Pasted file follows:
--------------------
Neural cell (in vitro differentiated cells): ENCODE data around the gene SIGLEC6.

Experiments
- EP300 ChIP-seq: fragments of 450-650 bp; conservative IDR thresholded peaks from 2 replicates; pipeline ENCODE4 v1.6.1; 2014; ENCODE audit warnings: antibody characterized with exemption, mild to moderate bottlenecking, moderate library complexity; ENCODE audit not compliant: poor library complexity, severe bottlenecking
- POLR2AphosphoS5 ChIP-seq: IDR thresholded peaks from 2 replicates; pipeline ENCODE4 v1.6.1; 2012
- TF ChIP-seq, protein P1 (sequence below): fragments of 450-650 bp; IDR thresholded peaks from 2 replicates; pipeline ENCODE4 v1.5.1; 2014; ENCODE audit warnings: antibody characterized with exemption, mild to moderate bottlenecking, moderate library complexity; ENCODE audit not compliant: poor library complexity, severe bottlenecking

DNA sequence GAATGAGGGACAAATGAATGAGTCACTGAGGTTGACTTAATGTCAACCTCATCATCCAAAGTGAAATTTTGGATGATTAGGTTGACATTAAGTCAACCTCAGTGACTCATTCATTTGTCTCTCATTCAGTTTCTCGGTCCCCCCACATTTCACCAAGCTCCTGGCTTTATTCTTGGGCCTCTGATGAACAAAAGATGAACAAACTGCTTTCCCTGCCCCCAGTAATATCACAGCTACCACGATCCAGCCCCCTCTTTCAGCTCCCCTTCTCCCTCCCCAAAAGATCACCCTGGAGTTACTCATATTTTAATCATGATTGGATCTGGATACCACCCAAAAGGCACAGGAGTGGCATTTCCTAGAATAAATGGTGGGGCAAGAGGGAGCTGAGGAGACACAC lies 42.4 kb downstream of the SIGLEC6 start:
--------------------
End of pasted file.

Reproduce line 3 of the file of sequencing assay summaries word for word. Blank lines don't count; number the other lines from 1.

- EP300 ChIP-seq: fragments of 450-650 bp; conservative IDR thresholded peaks from 2 replicates; pipeline ENCODE4 v1.6.1; 2014; ENCODE audit warnings: antibody characterized with exemption, mild to moderate bottlenecking, moderate library complexity; ENCODE audit not compliant: poor library complexity, severe bottlenecking